A soil scientist compares the color of the soil horizon to those in a Munsell Color Book as part of the data collection for soil survey.
Soil Scientists study soil and landscape relationships, predict patterns and make accurate soil maps. Mapmaking requires field verification samples and occasional laboratory analysis. During a soil survey, the soil scientist walks over the landscape and uses a tile spade and shovel to dig holes in order to examine cross sections of soil profiles. Soil properties like color, texture, and structure are examined and recorded, as well as the thickness of the different soil layers and the type of bedrock. Other data collected includes rooting depth, soil temperature, volume of rock fragments, and present vegetation.
Soil scientists follow National Cooperative Soil Survey standards when describing soil profiles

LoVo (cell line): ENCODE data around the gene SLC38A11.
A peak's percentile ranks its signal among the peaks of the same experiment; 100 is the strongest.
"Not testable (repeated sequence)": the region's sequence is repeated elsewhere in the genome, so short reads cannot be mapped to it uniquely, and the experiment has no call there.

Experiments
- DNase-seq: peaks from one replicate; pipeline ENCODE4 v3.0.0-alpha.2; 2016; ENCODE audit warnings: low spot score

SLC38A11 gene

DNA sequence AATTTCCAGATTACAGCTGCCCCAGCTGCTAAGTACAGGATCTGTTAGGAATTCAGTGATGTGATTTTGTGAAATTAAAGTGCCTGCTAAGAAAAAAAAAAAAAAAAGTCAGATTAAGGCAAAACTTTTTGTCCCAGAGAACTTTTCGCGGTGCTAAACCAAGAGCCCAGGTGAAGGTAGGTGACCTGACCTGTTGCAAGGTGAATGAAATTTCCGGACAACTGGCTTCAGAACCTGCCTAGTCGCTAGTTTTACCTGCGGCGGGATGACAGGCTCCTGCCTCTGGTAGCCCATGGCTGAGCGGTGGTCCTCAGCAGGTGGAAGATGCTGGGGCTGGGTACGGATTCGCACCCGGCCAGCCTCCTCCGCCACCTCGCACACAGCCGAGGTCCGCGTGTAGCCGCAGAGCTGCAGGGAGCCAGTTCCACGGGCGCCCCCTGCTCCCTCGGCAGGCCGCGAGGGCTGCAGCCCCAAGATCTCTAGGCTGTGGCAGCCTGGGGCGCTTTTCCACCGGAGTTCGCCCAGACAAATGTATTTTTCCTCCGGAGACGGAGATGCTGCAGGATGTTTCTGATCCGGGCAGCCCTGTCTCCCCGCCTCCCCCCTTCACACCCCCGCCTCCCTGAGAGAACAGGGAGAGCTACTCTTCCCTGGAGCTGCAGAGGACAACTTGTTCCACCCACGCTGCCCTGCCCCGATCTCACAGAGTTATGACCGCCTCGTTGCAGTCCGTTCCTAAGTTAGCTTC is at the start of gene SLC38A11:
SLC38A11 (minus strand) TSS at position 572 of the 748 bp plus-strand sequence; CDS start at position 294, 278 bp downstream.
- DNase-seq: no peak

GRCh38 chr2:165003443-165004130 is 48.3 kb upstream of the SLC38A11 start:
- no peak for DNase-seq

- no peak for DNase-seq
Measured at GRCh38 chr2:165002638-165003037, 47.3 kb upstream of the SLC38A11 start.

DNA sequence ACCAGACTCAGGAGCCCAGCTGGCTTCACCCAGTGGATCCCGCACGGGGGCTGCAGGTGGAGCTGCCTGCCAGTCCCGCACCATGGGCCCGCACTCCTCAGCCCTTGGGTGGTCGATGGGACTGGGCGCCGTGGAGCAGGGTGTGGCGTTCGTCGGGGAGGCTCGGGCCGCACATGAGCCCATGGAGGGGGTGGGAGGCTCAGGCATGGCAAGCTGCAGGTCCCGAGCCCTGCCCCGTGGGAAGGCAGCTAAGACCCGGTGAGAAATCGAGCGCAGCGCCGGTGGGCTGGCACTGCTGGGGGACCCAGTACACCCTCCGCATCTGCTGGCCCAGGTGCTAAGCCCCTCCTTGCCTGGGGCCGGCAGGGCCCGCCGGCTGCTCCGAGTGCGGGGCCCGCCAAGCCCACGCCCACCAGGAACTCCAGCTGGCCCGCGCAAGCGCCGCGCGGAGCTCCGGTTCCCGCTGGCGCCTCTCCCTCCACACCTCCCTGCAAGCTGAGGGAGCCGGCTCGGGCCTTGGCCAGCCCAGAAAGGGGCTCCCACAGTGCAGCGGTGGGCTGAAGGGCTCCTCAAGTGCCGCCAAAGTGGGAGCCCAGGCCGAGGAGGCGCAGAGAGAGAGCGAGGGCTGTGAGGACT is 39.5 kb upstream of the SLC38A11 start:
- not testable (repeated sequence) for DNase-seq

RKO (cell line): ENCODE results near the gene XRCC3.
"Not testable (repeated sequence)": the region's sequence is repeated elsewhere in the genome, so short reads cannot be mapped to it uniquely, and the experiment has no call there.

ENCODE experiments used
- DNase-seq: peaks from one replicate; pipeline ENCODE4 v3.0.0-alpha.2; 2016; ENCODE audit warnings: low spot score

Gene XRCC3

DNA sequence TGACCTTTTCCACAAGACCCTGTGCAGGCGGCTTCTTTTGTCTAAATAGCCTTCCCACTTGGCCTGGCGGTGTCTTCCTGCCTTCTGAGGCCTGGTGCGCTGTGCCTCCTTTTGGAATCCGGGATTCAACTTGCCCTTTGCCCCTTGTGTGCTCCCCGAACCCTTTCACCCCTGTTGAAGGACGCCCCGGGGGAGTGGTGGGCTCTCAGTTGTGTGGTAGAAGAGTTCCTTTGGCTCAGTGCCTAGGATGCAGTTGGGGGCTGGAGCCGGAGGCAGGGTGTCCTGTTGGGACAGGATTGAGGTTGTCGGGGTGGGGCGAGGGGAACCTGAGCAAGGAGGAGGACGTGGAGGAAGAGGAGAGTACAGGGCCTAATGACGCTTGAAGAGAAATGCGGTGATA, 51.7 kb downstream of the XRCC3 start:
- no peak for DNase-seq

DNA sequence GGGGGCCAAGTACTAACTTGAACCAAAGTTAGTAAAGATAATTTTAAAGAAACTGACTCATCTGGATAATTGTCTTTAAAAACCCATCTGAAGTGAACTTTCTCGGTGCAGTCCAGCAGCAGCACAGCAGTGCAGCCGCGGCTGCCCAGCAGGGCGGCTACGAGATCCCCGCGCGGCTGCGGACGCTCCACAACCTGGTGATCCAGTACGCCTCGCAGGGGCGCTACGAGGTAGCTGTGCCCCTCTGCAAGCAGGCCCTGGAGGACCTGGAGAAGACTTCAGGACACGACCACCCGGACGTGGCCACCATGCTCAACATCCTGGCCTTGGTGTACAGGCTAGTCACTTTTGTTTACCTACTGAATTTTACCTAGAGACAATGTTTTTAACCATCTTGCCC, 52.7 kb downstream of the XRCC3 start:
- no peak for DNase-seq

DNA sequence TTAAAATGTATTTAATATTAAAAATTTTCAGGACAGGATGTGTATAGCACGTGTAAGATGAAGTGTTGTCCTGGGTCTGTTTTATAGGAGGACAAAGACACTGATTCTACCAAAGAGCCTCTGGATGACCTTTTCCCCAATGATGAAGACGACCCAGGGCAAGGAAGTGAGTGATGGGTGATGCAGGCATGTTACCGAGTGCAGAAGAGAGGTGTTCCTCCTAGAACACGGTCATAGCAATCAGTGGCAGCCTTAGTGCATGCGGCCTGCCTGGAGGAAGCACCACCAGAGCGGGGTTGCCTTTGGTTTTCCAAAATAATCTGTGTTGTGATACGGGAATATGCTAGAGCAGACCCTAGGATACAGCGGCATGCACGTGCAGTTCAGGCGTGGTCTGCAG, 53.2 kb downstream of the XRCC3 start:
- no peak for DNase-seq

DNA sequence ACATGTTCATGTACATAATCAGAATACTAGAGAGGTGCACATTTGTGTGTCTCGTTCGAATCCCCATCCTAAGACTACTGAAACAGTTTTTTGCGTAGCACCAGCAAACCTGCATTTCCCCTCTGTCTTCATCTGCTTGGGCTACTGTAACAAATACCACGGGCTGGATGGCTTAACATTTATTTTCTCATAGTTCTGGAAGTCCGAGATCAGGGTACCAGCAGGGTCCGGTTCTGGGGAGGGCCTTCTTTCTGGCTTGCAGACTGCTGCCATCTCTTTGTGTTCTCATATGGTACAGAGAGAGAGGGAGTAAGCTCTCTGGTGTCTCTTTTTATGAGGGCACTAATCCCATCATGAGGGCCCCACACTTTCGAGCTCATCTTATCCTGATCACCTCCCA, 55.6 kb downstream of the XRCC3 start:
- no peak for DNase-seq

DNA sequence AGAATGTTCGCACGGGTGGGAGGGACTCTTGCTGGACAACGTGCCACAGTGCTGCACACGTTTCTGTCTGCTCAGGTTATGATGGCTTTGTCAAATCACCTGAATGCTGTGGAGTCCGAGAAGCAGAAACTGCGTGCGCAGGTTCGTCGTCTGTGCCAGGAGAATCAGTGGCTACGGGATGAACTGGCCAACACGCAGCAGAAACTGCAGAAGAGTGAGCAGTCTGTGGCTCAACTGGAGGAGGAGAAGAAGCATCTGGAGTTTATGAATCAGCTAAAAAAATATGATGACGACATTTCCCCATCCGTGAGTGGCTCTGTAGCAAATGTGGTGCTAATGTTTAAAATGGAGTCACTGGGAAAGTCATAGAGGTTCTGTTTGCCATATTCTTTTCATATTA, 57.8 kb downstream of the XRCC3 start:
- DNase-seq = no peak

Based on field observations and data collection, soil scientists create digital soil maps with a geographic information system (GIS) and compose soil map units. Once interpretations have been generated, the survey is published online as part of Web Soil Survey.
The Central Sierra Foothills Soil Survey Team always respects the property owners in the areas where they are sampling. They park on roads, traverse fields on foot and fill in their sampling holes. Gates are left as they are found and the scientists try hard not to leave any trace of their visit. Their trucks carry very apparent signs saying “NRCS Soil Survey.” The team is always willing to work with landowners and operators about any concerns that they might have.